Saturday, July 13, 2024

A stuck antenna released on a Jupiter-bound spacecraft


The critical radar antenna on a Jupiter-bound spacecraft is no longer jammed

Cape Canaveral, Florida – An important radar antenna on a European spacecraft bound for Jupiter is no longer jammed.

Flight controllers in Germany released the 52-foot (16-meter) antenna on Friday after nearly a month of effort.

The European Space Agency’s Jupiter Icy Moons Explorer, nicknamed Juicy, launched in April on a decade-long journey. Shortly after launch, a small pin refused to budge and prevented the antenna from fully opening.

The controllers tried to vibrate and heat the spacecraft to move the pin just millimeters. Finally, cascading shakes did the trick.

A radar antenna will peer deep beneath the icy crust of three of Jupiter’s moons suspected of harboring underground oceans and possibly life. Those moons are Callisto, Europa, and Ganymede, the largest moon in the solar system.

Juice will attempt to enter orbit around Ganymede. No spacecraft has ever orbited a moon other than our own.

The news wasn’t good for NASA’s Lunar Flashlight spacecraft. After struggling unsuccessfully for months to get Cubesat into lunar orbit, the space agency called it quits on Friday.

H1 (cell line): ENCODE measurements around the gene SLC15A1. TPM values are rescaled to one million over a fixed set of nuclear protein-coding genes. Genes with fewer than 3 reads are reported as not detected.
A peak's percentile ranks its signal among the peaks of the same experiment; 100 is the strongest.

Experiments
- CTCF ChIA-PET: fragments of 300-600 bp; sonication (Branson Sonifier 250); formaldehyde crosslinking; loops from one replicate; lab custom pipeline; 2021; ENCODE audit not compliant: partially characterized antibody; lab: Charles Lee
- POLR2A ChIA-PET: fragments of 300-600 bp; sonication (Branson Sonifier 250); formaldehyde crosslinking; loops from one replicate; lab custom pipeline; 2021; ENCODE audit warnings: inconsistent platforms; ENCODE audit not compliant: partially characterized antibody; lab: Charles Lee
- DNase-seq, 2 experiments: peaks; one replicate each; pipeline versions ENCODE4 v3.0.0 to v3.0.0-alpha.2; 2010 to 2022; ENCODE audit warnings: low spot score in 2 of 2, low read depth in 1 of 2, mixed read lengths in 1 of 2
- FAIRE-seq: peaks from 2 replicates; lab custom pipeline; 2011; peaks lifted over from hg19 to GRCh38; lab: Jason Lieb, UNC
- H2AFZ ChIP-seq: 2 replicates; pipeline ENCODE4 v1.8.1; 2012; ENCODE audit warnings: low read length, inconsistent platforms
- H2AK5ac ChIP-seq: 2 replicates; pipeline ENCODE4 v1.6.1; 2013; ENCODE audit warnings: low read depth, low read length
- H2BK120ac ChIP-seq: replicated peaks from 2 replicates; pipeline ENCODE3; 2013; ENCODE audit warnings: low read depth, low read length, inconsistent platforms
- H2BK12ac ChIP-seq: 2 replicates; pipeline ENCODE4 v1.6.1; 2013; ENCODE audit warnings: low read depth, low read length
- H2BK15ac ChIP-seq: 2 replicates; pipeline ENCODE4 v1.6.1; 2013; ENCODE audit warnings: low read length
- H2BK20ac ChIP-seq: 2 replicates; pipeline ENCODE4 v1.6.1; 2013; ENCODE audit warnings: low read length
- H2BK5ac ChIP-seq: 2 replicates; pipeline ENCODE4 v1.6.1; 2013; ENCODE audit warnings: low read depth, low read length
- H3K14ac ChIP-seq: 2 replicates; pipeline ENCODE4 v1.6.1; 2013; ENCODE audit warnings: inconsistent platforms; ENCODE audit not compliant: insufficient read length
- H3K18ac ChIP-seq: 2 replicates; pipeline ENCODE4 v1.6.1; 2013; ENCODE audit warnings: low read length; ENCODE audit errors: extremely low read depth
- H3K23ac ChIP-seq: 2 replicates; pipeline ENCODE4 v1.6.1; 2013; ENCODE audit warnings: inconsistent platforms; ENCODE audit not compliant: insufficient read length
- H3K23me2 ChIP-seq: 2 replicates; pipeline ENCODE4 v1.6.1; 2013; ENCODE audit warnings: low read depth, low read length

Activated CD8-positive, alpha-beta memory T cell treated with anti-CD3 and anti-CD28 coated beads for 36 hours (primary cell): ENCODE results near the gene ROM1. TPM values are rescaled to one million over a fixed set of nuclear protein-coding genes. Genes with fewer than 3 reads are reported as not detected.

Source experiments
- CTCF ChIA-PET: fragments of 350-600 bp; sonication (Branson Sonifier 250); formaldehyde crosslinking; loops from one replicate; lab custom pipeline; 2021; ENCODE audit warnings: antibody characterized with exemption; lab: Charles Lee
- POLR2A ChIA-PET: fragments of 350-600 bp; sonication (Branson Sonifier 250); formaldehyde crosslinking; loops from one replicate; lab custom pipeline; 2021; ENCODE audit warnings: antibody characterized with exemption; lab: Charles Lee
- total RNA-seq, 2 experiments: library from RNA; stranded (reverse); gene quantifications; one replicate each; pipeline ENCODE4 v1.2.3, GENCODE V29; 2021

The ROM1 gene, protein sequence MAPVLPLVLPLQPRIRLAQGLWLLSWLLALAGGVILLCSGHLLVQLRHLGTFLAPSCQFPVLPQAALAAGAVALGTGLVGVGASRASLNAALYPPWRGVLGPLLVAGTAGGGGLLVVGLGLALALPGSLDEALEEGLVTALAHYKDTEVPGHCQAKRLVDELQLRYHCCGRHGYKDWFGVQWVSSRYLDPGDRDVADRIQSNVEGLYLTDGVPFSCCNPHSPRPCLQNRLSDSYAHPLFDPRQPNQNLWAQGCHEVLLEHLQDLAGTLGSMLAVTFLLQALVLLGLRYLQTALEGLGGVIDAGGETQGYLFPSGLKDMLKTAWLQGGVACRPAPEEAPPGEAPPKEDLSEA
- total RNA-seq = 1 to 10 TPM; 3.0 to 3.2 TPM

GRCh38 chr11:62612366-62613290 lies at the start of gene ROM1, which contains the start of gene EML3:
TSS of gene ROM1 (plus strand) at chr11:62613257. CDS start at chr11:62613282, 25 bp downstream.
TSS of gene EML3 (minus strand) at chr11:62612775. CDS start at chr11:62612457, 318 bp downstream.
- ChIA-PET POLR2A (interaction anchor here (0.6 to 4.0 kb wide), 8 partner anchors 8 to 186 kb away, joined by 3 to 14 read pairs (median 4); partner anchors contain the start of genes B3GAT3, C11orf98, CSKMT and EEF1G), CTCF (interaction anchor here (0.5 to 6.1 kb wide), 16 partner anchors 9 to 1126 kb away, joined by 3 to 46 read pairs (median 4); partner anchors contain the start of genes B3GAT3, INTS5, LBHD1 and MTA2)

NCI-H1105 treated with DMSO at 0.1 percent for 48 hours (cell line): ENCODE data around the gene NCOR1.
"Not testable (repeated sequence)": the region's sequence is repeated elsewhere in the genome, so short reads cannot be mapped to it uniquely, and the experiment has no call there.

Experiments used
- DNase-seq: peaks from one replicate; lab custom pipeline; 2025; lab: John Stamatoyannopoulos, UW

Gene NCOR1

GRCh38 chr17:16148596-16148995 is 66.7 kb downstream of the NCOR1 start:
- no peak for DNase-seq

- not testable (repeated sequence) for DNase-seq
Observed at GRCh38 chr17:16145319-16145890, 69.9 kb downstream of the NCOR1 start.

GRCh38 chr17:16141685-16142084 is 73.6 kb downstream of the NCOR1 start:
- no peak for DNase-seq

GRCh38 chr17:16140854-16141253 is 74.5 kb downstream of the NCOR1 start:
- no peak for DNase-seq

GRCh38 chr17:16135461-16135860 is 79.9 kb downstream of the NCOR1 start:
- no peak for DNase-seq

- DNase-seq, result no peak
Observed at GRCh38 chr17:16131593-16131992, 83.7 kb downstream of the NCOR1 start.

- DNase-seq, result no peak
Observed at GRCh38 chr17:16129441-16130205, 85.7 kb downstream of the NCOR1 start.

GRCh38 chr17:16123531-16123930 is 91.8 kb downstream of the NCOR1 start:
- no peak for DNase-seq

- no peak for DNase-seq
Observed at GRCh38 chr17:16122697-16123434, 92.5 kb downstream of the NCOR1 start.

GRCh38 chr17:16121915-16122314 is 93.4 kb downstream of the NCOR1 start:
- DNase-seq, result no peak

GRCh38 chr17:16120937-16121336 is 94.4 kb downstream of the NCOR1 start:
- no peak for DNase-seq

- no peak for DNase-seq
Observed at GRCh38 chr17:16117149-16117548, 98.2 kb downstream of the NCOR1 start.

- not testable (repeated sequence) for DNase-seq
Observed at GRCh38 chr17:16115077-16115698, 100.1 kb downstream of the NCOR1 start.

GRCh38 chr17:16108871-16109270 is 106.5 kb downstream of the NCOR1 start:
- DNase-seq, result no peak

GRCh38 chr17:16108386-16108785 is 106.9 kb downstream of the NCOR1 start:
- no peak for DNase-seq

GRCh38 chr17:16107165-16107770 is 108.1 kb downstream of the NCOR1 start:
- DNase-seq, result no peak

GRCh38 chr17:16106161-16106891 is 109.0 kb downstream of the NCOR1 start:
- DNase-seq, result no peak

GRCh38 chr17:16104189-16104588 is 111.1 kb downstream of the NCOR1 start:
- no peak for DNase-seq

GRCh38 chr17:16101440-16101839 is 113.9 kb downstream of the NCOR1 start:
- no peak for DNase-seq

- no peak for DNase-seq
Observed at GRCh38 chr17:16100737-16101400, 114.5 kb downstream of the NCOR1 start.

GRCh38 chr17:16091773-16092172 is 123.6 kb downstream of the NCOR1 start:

The Lunar Lamp was launched in December and was supposed to search for ice in the shadowed craters of the moon’s south pole. Now it’s heading back toward Earth and then into deep space, continually orbiting the Sun.


The Associated Press Health and Science section receives support from the Howard Hughes Medical Institute’s Science and Education Media group. AP is solely responsible for all content.

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Rosario Tejeda
Rosario Tejeda
"Infuriatingly humble analyst. Bacon maven. Proud food specialist. Certified reader. Avid writer. Zombie advocate. Incurable problem solver."



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